Later, the book was turned over so the back cover became the front and the last page became the first. One or more texts were inscribed in this side (the back) of the book on the eight leaves that were later cut out, as is evident from inscriptions visible on the remaining stubs of the excised leaves.
The volume was also repurposed as a letterbook. The letterbook begins on the recto of the fourth leaf in the front of the book (immediately following the history). The letters occupy ninety-three pages. The book’s pagination also began anew with the copied letters. The first page of letters bore the inscription “1a”, which is only partially extant on the now-trimmed page but is complete in photocopy and microfilm copies at the Church History Library.3

The photocopy may have been made from the microfilm. The letterbook was filmed on 12 November 1968. (Microfilming Report, entry no. JP 1068, Historical Department, Microfilm Reports, 1949–1975, CHL.)  


Page 78 is blank. The front flyleaf is now missing—possibly because it bore a title related to the history and was removed when the volume was converted to a letterbook. The letters were copied with quill pens in ink that is now brown. The pagination appears to have been added at different times and possibly in different hands. There are 101 blank pages between the end of the letter transcripts and the excised pages in the back of the book.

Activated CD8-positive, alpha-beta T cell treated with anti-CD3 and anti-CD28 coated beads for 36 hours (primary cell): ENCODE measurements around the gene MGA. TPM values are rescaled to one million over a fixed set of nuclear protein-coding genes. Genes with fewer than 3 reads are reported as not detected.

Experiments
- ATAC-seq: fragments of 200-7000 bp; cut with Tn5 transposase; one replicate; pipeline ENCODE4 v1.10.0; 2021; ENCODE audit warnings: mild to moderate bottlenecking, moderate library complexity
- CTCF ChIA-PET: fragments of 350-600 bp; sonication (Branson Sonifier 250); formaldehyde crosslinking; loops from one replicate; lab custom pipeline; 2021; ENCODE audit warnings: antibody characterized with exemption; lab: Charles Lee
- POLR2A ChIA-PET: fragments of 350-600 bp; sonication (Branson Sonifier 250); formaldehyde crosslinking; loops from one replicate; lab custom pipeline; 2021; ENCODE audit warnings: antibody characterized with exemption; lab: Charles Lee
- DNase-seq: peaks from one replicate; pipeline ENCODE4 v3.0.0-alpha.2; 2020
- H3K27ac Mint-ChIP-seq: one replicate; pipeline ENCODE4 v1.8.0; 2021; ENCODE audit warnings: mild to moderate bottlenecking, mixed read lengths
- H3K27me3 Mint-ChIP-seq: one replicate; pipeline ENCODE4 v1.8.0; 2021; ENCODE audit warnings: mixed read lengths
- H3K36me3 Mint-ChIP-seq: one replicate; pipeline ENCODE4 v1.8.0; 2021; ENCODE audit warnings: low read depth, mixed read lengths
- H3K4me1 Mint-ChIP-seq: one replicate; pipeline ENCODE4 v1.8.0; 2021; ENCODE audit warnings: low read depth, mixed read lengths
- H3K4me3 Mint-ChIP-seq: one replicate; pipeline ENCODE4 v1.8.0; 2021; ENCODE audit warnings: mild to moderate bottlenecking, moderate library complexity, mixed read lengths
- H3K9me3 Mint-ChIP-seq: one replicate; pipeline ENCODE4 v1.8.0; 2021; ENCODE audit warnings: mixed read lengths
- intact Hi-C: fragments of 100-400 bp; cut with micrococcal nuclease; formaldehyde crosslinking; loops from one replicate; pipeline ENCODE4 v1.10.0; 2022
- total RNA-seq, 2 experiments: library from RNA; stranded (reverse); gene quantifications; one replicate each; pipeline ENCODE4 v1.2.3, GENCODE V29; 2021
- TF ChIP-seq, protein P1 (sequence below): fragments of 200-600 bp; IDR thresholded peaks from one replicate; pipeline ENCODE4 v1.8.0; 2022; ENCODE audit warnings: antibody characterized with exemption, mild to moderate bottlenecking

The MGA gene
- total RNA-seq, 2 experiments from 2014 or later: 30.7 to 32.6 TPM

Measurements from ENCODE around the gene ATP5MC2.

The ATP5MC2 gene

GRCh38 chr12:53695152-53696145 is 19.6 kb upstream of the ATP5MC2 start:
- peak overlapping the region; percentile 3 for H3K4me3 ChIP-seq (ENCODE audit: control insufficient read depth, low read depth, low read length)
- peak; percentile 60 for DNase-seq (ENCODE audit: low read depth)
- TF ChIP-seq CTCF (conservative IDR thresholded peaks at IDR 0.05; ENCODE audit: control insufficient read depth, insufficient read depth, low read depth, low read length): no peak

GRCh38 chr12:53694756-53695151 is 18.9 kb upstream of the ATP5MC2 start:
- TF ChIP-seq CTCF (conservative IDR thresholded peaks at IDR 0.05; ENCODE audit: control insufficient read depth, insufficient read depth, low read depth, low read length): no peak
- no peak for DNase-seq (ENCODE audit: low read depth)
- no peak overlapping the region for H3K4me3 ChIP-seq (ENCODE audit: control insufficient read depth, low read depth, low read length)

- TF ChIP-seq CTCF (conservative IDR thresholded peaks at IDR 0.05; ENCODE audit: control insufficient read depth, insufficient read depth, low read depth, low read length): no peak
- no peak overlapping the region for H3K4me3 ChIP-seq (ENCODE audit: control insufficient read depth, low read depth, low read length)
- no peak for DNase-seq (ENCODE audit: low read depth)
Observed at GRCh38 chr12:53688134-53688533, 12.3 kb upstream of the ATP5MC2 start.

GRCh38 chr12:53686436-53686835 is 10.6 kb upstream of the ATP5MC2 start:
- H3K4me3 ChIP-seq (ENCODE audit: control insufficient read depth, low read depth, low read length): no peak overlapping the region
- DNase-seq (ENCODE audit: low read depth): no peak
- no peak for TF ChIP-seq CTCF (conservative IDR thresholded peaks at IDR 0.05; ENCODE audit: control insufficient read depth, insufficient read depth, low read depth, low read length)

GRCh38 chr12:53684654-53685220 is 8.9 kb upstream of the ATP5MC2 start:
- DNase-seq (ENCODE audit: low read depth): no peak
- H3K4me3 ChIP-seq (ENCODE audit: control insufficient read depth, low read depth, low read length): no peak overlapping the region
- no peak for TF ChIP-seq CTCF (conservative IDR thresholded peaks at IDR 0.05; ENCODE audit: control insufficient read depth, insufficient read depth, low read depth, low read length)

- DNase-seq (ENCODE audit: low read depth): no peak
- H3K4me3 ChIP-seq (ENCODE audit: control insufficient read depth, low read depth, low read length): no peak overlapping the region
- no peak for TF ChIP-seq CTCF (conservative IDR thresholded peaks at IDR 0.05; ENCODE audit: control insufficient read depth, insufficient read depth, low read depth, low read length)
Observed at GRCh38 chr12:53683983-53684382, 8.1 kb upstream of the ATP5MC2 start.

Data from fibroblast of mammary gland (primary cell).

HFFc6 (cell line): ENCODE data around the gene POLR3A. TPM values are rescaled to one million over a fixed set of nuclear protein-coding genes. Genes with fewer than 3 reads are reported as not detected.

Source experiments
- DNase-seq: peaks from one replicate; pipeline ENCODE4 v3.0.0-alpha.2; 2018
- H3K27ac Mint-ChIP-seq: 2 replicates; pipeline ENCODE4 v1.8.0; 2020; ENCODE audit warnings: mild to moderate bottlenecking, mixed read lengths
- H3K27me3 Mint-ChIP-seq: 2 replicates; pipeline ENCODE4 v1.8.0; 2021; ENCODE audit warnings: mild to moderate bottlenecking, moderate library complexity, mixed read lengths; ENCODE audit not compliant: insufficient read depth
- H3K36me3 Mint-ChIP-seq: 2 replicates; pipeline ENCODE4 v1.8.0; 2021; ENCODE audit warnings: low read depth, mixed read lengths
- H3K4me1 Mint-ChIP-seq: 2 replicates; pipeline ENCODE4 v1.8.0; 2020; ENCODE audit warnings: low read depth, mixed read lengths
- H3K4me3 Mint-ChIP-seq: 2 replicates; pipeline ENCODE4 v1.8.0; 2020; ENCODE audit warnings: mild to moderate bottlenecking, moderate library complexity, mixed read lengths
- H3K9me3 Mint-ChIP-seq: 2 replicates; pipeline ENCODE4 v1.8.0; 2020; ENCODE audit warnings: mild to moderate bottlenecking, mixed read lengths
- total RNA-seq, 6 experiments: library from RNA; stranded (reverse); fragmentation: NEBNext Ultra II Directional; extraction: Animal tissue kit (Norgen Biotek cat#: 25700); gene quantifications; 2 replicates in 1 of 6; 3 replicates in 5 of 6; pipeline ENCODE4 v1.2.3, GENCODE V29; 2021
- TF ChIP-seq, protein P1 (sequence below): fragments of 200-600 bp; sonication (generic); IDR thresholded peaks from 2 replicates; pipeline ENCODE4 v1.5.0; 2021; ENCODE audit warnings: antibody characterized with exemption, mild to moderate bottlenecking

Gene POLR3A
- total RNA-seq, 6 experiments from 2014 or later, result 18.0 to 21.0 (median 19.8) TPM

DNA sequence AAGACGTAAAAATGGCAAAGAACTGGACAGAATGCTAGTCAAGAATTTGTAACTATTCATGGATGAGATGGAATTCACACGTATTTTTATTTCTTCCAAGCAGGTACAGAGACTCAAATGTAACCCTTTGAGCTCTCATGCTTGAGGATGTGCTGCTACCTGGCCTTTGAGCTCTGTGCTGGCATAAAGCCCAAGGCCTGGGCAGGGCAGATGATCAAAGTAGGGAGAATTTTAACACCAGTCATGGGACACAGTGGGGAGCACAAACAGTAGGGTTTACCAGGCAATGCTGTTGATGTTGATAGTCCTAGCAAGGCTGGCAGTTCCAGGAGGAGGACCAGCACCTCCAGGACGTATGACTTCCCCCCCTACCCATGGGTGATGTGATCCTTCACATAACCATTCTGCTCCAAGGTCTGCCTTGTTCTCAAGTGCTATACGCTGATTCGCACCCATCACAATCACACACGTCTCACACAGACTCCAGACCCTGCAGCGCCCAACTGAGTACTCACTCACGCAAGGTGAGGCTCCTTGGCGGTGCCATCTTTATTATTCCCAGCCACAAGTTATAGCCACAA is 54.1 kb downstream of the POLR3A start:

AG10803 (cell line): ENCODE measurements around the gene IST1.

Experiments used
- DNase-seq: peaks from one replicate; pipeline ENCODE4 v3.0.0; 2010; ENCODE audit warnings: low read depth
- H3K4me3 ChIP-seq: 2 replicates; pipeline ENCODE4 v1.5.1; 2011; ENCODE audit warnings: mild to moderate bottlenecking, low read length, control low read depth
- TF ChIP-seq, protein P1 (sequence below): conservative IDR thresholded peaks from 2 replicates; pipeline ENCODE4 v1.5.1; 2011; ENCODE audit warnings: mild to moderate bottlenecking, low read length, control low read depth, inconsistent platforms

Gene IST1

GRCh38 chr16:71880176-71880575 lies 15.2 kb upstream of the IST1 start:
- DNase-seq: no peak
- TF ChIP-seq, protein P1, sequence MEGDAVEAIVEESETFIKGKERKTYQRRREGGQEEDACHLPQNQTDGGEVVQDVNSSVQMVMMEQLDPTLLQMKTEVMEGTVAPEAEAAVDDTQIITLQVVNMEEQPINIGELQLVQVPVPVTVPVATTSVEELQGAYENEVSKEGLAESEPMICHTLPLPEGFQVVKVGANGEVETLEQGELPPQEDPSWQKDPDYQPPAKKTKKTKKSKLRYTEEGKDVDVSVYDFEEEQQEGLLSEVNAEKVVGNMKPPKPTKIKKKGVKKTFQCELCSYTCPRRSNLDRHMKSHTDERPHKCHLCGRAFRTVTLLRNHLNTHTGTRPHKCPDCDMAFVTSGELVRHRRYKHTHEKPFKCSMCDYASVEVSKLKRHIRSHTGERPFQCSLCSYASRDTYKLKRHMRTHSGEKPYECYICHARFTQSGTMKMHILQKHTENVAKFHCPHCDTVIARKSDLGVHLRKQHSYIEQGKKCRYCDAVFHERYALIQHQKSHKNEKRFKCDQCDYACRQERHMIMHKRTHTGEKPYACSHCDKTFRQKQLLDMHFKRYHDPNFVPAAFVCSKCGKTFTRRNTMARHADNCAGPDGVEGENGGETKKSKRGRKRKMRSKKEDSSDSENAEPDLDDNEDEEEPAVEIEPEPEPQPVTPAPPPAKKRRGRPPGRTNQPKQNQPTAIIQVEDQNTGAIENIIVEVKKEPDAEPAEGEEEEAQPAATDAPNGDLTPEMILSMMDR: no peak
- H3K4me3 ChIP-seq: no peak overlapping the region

At some point, Frederick G. Williams

28 Oct. 1787–10 Oct. 1842. Ship’s pilot, teacher, physician, justice of the peace. Born at Suffield, Hartford Co., Connecticut. Son of William Wheeler Williams and Ruth Granger. Moved to Newburg, Cuyahoga Co., Ohio, 1799. Practiced Thomsonian botanical system...

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began an index or table of contents that identifies the letters copied into pages 1–25 of the letterbook. This incomplete index is inscribed on paper that does not match the original ledger paper. It was apparently a loose leaf inserted in the volume—as is Williams’s index to the contents of Revelation Book 24

At some point, Williams’s index for Revelation Book 2 was attached with adhesive wafers to the inside front cover of the revelation book. (See JSP, MRB:412–413.)  


—although it is currently bound in the front of the volume as a result of the late twentieth-century conservation. The index is horizontally ruled with forty-three manually inscribed graphite lines.5

This index does not list the history.  


The front cover of the book is labeled “Letter Book | A”, in black ink. The “A” is written in a formal style that matches the covers of other manuscript volumes in the holdings of the Church History Library. On the spine, a paper label with the hand-lettered title “KIRTLAND LETTER BOOK” was pasted over an earlier, now only partially visible title, “L[tr?] | B[k?]”, written in black ink. These inscriptions are in unidentified handwriting. A small “3” is stamped in dark brown ink at the bottom of the spine. Graphite use marks and copy notes on some pages were apparently made in connection with work on JS’s 1838–1856 history.